HealthPoint Community Health Care broke ground on its fourteenth clinic Wednesday, Aug. 15, at 26401 Pacific Highway S., Des Moines. Top photo, HealthCare CEO Thomas Trompeter gives speech in from of the building site. Below, L-F: Trompeter, Des Moines City Councilmember Jeanette Burrage, Senator Karen Keiser, HealthPoint Board Member Sabrina Matson, KC Councilmember Julia Patterson, Des Moines Mayor Dave Kaplan, & HealthPoint Board Member Chad Horner.
HealthPoint Clinic breaks ground 26401 Pacific Highway S., Des Moines; Will remove burden from ER visits
HealthPoint Community Health Care broke ground on its fourteenth clinic Wednesday, Aug. 15, at 26401 Pacific Highway S., Des Moines. Joining HealthPoint CEO Thomas Trompeter were Des Moines Mayor Dave Kaplan, Des Moines Police Chief George Delgado, King County Councilmember Julia Patterson, 33rd District Senator Karen Keiser, Des Moines City Councilmember Jeanette Burrage, Des Moines City Manager Tony Piasecki, and others.
In the opening speech, Mayor Kaplan said, "I can't say enough about how important this facility is. The demographics of Des Moines and in all of the South King County cities has changed dramatically over the past several decades. The needs have continued to grow. For a long time Des Moines had a need for government services because of the lack of employment opportunities, language barriers. With the addition of this 36,000 square foot facility you are going to see an ability to handle over 14,000 patients. That's a lot of people who will get services they can't otherwise get. Getting here is going to get a lot easier being on a major transportation line on Pacific Highway South."
Councilmember Patterson continued, "I want to say first of all how desperately this area has needed a clinic like this forever. It is a forgotten area in King County, the Midway area. It's wonderful to finally see services coming.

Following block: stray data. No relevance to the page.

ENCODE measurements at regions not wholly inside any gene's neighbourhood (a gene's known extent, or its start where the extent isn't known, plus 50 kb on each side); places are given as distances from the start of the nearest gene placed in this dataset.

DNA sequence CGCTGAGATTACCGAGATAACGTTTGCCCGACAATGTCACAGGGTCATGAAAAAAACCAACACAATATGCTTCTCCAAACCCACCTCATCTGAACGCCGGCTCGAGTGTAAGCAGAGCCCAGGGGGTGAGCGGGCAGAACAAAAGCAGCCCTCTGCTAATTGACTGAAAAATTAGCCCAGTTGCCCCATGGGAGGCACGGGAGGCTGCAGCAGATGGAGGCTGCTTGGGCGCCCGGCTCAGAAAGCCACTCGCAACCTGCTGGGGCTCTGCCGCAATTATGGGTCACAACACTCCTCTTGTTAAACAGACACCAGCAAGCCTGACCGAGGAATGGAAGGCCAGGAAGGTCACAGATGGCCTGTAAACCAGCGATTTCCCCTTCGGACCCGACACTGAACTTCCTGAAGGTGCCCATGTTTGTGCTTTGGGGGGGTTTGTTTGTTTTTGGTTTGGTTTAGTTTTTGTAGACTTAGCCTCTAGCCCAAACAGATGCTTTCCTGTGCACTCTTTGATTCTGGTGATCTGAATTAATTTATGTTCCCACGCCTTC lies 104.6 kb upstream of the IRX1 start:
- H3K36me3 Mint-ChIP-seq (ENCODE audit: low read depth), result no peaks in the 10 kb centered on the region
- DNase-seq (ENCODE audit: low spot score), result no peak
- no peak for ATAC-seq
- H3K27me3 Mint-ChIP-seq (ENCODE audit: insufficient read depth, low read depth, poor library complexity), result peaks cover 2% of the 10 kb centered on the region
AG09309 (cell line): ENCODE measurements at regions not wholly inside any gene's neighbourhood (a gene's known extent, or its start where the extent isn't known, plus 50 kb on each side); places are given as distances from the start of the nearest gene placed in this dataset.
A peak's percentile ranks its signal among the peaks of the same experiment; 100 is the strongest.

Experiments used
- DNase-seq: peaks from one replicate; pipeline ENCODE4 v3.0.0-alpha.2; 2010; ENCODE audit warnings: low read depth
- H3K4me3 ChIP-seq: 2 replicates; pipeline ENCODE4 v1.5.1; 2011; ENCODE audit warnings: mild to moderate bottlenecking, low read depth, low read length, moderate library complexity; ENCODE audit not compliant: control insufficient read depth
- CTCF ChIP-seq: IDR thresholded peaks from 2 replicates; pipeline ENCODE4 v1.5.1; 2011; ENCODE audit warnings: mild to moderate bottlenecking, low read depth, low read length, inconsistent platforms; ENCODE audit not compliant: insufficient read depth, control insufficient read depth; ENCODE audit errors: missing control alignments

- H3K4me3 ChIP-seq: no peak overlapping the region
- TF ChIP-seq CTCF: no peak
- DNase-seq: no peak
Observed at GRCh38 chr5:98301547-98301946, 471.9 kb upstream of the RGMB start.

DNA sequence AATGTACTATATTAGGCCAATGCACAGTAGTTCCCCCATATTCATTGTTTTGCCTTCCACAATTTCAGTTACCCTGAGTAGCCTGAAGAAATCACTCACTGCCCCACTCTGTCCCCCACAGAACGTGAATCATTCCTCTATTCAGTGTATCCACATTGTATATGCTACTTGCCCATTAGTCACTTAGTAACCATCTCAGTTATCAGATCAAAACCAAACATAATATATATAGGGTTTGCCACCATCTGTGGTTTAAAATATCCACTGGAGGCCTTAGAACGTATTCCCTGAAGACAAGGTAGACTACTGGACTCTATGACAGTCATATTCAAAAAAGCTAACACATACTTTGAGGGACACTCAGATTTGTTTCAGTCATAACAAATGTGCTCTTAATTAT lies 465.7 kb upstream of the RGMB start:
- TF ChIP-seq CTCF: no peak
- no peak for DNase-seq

"I know the Affordable Care Act, and some like to call ObamaCare and that's fine with me...One of its cornerstones is more people having access to healthcare. The president and members of Congress who passed that law recognized that community health centers were the entities to do that, high quality, primary healthcare. So this facility is in keeping with the intent of the new affordable health care bill.
"This will be a boost to economic development in this area. It is in need of that and we believe that this will be a cornerstone for bringing in more businesses, for creating an energy here for economic development."
She then thanked those involved in the clinic's private fundraising effort.
Trompeter said, "We (at HealthPoint) are as much about strengthening our communities as we are about the clinical services that are so essential to the patients who come to visit us. We've been serving South Seattle communities for over 40 years. This will be our seventh South King County location, a total healthcare access point for low income families and individuals, including medical, dental, behavioral health, nutrition, pharmacy, and other social services. Valley Cities Mental Health will provide services in this building. And Public Health King County will serve new moms and babies.
"This facility will help eliminate economic, geographic, and cultural barriers for people living in Midway and surrounding areas. There will be 60 to 70 jobs created when we are open. We received a new federal Access Point grant in addition to current federal grant. Construction begins next month, and we open our doors fall, 2013. This is an aggressive schedule and we know Abbott Construction can deliver."
He also thanked Miller Hayashi Architects for the design which he said impressed.
He said that a crucial function of the new clinic will be to take the burden away from area emergency rooms.
Lisa Yohalem, Director of Planning and Development, Health Point Community Health Care Center, elaborated for the Highline Times. She shared Trompeter's view of the importance of the new clinic's urgent and primary care as an alternate to emergency room visits for patients who come in without emergencies.
"On March 1, HealthPoint opened an urgent care center in Tukwila, the specialty campus of Highline Hospital," Yohalem said. "It was Highline Hospital's former emergency room before they built their new one on their main campus. They asked us to come in because that emergency room was often seeing patients who really didn't need emergency care. They needed urgent or primary care, for bad ear aches for instance, or if their doctor's office is closed, or if they have no doctor.
"A large number of uninsured patients used the emergency room for urgent and primary care who didn't have access anywhere else, so now they can be seen at HealthPoint's Tukwila clinic for about one-sixth the cost of an emergency room visit. Somebody was paying for that somewhere in the system and we are happy to be there to reduce those costs."